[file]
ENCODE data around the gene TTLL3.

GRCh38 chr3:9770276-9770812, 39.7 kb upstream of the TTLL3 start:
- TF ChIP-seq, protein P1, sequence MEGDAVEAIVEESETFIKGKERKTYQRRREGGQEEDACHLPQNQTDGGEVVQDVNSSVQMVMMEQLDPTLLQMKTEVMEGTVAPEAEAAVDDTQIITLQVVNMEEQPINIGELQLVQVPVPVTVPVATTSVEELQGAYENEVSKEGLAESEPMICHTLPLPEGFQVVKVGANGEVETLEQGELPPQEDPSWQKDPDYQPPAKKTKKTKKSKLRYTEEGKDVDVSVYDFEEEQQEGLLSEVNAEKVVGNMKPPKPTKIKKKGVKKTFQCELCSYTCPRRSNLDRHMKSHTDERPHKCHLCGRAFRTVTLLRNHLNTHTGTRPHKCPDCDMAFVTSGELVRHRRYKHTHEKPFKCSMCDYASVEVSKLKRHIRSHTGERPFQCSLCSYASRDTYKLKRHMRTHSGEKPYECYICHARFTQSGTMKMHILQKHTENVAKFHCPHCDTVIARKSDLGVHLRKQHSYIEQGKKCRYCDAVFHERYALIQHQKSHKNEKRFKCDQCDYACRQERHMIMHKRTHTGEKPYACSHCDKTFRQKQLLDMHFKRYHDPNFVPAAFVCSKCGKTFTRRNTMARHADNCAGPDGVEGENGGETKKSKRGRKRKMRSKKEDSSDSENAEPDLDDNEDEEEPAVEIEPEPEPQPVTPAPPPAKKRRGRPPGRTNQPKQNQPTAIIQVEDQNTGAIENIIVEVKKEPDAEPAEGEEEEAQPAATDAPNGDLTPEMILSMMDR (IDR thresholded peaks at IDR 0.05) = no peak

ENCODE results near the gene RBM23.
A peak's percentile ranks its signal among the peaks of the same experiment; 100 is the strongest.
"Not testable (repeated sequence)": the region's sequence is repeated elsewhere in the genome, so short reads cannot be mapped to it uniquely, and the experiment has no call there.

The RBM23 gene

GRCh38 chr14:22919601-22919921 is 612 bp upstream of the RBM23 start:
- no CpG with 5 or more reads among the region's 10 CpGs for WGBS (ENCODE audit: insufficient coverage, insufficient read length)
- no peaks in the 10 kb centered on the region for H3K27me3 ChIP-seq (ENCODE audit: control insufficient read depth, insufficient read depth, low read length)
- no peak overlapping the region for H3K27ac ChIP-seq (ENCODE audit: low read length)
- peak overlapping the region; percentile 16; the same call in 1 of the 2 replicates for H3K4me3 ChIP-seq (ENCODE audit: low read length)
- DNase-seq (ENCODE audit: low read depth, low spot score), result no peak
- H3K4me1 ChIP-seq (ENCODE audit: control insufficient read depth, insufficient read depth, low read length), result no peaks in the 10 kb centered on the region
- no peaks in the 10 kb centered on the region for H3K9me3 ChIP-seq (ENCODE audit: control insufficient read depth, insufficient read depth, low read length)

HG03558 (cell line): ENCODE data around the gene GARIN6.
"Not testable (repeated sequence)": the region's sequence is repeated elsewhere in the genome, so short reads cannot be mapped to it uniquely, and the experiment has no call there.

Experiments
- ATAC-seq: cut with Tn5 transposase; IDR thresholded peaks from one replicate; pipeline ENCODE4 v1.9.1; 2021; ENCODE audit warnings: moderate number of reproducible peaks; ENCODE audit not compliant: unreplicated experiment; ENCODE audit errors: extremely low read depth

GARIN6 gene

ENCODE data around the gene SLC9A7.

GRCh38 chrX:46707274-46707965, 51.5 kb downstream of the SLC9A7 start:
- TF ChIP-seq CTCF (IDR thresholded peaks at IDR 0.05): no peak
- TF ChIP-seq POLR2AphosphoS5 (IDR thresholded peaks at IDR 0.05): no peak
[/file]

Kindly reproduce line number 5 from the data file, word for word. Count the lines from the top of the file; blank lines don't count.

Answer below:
A peak's percentile ranks its signal among the peaks of the same experiment; 100 is the strongest.